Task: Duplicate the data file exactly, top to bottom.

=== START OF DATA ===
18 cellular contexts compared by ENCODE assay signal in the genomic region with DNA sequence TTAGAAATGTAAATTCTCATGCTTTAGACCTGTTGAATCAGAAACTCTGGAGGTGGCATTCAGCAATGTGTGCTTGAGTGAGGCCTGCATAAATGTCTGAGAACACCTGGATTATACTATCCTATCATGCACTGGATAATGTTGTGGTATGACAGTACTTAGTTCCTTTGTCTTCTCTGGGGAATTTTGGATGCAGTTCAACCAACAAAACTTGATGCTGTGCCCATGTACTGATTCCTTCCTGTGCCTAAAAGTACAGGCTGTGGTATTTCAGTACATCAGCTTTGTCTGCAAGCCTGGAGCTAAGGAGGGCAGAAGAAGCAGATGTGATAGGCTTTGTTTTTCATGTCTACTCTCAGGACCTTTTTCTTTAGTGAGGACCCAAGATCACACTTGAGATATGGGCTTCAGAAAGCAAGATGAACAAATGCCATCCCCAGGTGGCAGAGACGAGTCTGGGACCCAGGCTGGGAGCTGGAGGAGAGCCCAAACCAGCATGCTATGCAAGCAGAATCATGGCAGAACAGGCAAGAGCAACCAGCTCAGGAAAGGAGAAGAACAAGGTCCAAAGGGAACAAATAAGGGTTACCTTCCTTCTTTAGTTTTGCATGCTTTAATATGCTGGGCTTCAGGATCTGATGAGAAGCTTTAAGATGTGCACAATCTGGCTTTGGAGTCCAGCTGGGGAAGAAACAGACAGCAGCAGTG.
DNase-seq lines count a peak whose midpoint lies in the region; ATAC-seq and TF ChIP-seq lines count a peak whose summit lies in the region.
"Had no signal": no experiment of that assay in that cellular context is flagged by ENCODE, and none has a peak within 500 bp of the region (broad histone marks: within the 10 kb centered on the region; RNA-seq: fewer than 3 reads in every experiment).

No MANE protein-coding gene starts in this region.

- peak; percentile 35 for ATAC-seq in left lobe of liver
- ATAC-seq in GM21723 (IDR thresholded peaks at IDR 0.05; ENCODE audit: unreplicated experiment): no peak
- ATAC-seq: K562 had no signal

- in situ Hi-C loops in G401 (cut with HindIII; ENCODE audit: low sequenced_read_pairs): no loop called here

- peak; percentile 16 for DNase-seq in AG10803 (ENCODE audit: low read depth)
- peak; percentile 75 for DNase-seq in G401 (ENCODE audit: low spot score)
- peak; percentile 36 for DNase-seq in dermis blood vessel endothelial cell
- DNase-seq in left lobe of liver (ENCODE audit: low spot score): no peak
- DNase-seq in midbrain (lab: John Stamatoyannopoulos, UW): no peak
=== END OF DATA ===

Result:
18 cellular contexts compared by ENCODE assay signal in the genomic region with DNA sequence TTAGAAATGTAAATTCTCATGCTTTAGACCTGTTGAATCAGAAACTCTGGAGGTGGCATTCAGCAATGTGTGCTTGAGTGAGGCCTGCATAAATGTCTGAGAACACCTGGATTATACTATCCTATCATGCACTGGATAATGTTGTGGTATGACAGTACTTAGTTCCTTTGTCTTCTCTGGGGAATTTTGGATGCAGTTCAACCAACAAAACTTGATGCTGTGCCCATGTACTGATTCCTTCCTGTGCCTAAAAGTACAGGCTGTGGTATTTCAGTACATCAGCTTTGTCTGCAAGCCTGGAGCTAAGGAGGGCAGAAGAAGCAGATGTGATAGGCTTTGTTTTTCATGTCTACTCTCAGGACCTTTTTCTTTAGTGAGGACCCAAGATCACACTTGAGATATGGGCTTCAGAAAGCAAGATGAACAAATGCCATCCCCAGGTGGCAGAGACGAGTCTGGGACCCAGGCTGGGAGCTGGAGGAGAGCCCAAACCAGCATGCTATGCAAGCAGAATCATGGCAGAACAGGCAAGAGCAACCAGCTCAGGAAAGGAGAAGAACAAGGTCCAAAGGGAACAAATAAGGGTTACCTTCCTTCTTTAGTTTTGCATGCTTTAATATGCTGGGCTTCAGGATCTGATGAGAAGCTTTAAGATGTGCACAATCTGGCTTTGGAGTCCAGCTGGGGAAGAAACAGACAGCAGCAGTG.
DNase-seq lines count a peak whose midpoint lies in the region; ATAC-seq and TF ChIP-seq lines count a peak whose summit lies in the region.
"Had no signal": no experiment of that assay in that cellular context is flagged by ENCODE, and none has a peak within 500 bp of the region (broad histone marks: within the 10 kb centered on the region; RNA-seq: fewer than 3 reads in every experiment).

No MANE protein-coding gene starts in this region.

- peak; percentile 35 for ATAC-seq in left lobe of liver
- ATAC-seq in GM21723 (IDR thresholded peaks at IDR 0.05; ENCODE audit: unreplicated experiment): no peak
- ATAC-seq: K562 had no signal

- in situ Hi-C loops in G401 (cut with HindIII; ENCODE audit: low sequenced_read_pairs): no loop called here

- peak; percentile 16 for DNase-seq in AG10803 (ENCODE audit: low read depth)
- peak; percentile 75 for DNase-seq in G401 (ENCODE audit: low spot score)
- peak; percentile 36 for DNase-seq in dermis blood vessel endothelial cell
- DNase-seq in left lobe of liver (ENCODE audit: low spot score): no peak
- DNase-seq in midbrain (lab: John Stamatoyannopoulos, UW): no peak